Meditations in Exodus: 71. Another Day
Ex 33:1,3 Then the LORD said to Moses, “Leave this place, you and the people you brought up out of Egypt, and go up to the land I promised on oath to Abraham, Isaac and Jacob, saying, `I will give it to your descendants.’….. But I will not go with you, because you are a stiff-necked people and I might destroy you on the way.”
It is another day. Have you ever had a crisis, perhaps a failure, the bottom appears to have fallen out of your world and then you wake up one day and think, “It’s another day. I need to move on.” Well, Israel have just been through a major crisis. God set a test for them and some of them at least failed it. He had kept Moses up the mountain for over a month and during that time some of the people at least had not coped well with his absence. Their sin rose up in the form of grumbling and then making demands and then idolatry and then revelry. A light to the nations they were not – and so they were removed. As horrendous as the judgment was, it was also simple and straight forward – they were removed and the other 99.99 per cent (for that is what it was) lived to face another day. But how would they have felt about what had happened. Well, as it turned out, it wasn’t so much what they thought as what the Lord thought.
The instruction to move on comes: “Then the LORD said to Moses, “Leave this place, you and the people you brought up out of Egypt, and go up to the land I promised on oath to Abraham, Isaac and Jacob, saying, `I will give it to your descendants.’” (v.1) The comforting truth is that we may get it wrong but the Lord will not be put off working out His purposes. Yes, there has been failure within Israel but Moses and the Lord have dealt with it, so move on. Indeed, He bring encouragement: “I will send an angel before you and drive out the Canaanites, Amorites, Hittites, Perizzites, Hivites and Jebusites. Go up to the land flowing with milk and honey” (v.2,3a) The Lord’s angel will go ahead of them preparing the way. Note again what we have said in the past, it is the Lord’s intent to drive out the Canaanites not necessarily destroy them.
But then comes a twofold bit of bad news: “But I will not go with you, because you are a stiff-necked people and I might destroy you on the way.” (v.3b) God won’t come with them in the same way He has so far (bad news 1) because it has become patently obvious that they are a stiff-necked bunch with a tendency to do their own thing and if He is with them, the next time it may be worse and they will not get off so lightly (bad news 2). Well actually that second part may be good news but it still leaves them feeling bad about themselves and vulnerable.
But it doesn’t end there: “When the people heard these distressing words, they began to mourn and no one put on any ornaments. For the LORD had said to Moses, “Tell the Israelites, `You are a stiff-necked people. If I were to go with you even for a moment, I might destroy you. Now take off your ornaments and I will decide what to do with you.'” So the Israelites stripped off their ornaments at Mount Horeb.” (v.4-6) I believe commentators who say they didn’t put on ornaments as a sign of distress, miss the point. The Lord told them not to put on ornaments. Why? Well, perhaps it is twofold. First, you have nothing to celebrate so don’t dress up. I want to see a humble attitude in you. But, second, it is maybe a reminder of what has just happened when Aaron took the ornaments of the rebellious group and turned them into an idol. Whatever it is, there is a certain measure of chastening here.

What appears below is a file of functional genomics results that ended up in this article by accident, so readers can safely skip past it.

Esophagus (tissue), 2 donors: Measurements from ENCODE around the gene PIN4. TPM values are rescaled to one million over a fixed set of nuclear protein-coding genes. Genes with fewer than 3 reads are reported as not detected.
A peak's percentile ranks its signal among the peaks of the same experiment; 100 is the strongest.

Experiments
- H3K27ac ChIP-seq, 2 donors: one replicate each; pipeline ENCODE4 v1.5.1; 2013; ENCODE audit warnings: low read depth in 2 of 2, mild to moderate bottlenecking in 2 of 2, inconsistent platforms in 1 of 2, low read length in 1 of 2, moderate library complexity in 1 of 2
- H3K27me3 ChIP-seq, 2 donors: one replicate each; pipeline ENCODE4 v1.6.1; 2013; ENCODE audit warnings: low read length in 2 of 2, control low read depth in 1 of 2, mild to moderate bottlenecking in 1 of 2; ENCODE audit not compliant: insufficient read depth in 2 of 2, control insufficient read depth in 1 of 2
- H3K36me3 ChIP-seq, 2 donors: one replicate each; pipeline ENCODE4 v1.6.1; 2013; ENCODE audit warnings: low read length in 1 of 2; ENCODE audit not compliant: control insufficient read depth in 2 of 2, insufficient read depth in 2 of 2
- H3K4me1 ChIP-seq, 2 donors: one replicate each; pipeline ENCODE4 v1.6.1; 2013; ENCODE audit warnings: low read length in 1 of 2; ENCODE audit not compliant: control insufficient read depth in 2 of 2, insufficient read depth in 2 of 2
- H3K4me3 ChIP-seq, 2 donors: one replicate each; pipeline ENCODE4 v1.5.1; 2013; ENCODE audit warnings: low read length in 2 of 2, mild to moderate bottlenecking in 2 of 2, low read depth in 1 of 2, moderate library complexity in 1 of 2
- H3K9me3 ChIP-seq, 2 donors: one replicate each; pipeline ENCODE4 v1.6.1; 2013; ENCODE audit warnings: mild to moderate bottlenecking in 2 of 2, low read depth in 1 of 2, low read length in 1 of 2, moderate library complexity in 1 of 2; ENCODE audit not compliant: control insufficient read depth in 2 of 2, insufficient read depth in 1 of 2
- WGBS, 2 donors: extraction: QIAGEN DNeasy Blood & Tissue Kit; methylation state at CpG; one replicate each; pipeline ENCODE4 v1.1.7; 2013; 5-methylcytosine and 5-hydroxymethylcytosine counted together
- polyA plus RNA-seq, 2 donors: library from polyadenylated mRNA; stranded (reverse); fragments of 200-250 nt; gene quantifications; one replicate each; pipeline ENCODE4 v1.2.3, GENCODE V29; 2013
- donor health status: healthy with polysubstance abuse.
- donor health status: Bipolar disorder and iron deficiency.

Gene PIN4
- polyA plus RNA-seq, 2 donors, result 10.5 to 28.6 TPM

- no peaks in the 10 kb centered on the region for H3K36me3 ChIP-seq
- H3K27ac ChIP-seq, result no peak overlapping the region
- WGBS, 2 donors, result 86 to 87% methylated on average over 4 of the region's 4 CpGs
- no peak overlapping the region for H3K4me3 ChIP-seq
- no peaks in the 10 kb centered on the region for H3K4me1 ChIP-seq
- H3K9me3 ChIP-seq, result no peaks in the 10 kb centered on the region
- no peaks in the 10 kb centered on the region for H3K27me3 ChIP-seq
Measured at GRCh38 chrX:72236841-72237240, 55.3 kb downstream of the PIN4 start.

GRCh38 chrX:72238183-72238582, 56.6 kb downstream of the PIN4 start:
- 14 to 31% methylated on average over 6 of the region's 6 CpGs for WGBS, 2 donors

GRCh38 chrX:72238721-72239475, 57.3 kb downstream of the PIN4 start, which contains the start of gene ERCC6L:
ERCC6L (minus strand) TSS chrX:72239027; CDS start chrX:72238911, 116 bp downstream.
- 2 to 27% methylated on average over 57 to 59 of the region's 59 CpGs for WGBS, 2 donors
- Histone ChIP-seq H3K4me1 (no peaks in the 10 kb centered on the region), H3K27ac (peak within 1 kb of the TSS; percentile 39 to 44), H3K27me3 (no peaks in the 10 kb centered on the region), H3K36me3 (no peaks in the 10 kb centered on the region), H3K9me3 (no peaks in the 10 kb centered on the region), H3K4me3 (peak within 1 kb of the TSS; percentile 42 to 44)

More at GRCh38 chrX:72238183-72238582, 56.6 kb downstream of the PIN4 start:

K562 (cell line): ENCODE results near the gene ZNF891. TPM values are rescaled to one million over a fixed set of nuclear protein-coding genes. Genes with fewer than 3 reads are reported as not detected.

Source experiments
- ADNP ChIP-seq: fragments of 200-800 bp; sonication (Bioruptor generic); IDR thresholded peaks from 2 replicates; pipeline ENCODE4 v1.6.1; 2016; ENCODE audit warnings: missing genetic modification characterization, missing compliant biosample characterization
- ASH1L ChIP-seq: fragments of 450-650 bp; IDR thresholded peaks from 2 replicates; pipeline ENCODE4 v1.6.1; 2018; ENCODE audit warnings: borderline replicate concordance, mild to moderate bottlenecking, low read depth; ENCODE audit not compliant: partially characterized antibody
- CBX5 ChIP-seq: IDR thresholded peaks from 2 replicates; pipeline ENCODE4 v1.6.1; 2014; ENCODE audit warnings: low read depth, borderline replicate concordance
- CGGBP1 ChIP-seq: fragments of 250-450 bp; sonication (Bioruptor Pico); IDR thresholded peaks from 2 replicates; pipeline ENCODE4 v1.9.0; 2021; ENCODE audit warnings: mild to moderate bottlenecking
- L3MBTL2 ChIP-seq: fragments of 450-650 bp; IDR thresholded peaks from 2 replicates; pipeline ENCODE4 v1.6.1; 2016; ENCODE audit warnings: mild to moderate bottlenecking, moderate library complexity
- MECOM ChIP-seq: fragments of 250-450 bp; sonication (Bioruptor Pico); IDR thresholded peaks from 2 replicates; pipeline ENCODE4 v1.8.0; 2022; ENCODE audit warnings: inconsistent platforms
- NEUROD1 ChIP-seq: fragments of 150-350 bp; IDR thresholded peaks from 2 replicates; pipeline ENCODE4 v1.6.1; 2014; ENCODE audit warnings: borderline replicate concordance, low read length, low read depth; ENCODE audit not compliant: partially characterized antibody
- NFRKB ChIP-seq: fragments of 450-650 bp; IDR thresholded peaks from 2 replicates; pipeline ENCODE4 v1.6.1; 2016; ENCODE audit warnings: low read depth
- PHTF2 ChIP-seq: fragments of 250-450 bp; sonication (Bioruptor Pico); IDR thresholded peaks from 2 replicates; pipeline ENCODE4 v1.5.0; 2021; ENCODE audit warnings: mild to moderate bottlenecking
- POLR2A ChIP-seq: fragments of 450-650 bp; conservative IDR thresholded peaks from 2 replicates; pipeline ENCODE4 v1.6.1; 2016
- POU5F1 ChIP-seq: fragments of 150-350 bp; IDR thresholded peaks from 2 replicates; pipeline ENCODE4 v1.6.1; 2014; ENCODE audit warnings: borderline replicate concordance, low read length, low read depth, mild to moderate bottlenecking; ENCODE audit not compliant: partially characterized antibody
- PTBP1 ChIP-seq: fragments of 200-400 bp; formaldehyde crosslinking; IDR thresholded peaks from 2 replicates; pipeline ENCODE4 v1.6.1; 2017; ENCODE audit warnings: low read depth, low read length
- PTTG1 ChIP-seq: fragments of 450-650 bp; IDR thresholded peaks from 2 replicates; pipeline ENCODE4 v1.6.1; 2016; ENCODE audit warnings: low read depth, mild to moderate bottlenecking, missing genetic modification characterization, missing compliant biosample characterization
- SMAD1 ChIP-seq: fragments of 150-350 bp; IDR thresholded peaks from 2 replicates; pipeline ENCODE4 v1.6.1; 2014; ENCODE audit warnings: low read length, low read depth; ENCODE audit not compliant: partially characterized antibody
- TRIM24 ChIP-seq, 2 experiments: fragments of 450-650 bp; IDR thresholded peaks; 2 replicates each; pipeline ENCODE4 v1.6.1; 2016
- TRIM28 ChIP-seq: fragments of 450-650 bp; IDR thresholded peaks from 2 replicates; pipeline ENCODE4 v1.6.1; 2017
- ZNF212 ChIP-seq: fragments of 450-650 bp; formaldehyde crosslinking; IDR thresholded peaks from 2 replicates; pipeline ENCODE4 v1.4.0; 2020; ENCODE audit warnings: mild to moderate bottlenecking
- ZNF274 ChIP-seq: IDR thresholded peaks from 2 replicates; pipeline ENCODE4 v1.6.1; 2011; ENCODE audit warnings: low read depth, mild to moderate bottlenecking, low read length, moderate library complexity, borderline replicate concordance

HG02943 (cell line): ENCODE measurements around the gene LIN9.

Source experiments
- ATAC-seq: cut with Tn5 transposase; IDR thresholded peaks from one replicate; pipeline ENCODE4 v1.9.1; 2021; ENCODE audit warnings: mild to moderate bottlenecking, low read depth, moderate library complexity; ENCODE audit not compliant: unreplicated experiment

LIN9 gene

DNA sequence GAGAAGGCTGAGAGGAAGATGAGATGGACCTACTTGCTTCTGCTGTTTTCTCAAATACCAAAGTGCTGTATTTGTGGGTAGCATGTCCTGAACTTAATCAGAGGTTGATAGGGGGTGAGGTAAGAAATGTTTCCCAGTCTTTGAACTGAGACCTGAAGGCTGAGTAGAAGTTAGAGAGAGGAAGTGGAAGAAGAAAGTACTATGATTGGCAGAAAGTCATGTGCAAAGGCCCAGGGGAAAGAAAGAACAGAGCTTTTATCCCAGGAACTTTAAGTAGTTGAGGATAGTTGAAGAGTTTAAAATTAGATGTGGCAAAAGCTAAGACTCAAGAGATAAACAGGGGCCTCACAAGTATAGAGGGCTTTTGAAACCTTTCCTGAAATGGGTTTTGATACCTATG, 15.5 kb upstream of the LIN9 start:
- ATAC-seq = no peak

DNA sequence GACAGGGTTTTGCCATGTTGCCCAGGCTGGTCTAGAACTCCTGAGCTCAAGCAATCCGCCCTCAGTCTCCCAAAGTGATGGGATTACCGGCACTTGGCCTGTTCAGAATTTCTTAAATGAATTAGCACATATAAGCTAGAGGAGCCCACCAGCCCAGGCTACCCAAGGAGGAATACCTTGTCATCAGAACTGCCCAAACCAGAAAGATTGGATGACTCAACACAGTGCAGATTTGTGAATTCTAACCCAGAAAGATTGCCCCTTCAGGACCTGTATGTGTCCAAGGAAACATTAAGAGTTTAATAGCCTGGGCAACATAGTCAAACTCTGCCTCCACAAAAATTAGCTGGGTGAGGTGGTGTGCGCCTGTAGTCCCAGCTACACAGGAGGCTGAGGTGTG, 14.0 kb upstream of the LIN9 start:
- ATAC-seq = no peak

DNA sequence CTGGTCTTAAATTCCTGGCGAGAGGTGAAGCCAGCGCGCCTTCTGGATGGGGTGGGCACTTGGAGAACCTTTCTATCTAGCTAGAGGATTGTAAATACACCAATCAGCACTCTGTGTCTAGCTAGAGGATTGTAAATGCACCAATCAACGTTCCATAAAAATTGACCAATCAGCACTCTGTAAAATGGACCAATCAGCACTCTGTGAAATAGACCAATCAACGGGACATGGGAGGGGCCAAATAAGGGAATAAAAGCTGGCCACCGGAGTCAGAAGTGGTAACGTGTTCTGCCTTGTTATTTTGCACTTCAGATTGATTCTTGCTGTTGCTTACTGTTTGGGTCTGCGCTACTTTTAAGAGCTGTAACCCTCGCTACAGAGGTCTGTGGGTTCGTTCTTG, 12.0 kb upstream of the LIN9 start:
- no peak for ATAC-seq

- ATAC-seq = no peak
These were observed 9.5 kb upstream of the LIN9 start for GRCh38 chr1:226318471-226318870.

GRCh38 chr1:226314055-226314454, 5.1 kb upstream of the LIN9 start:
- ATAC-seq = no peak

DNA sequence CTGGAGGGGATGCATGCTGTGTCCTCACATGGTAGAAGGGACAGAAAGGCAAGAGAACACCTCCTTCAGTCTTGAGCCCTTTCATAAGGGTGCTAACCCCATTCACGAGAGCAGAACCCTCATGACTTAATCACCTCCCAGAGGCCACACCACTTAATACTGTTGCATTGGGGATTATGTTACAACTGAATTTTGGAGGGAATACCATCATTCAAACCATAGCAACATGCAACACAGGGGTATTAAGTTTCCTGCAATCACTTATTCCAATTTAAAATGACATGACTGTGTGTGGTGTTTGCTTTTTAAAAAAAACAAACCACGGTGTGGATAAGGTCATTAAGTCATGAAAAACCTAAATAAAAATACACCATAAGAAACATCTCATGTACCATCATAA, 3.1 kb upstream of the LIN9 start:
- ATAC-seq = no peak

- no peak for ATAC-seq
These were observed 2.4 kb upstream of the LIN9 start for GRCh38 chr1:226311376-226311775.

It is an interesting point to be made. Very often we encourage one another when we have got it wrong by reminding ourselves of John’s words in his first letter: “If we confess our sins, he is faithful and just and will forgive us our sins and purify us from all unrighteousness.” (1 Jn 1:9) Now that is indeed the right approach but there is a danger in it and it is that we make repentance into a formula which costs nothing. So on the one hand we may have Christians who struggle to realise they can be forgiven, and on the other Christians who are almost casual about it.
There is, I suggest, a balance to be brought here. The truth is you DID get it wrong, you DID make a mistake, you DID blow it. Perhaps we might say you should have known better and it was pure foolishness to do what you did. We are all prone to do it, but YOU did it! Now what point is there in making a meal of this?
It is so that we won’t do it again. I look back on various failures in my own history and wondered why the Lord in His mercy, having forgiven and cleansed me, didn’t also erase those failures from my memory? The answer, I believe, is that He wants me to remember these things, not to rub my nose in them and make me feel a constant failure, but to remind me how vulnerable I am to failure and how much I need His help to avoid such failures. It also helps me keep a right sense of perspective about my life when, in a time when I am doing OK, I see others who are not doing OK and I may have a temptation to look down on them. At such times I need reminding of my own spectacular little fiascos in my past life. Humility, it is a wonderful thing but sometimes has to come through painful ways!
Israel (and Moses) are being confronted by the Lord with their vulnerabilities – like us they have a propensity to stubbornness and stupidity and that could lead them into situations where the Lord would feel impelled to take disciplinary action to save them – and that might get painful. So, He suggests, He will stay at a distance. Is that how you would prefer it, God at a distance? We’ll see what Moses thinks about it in the next study.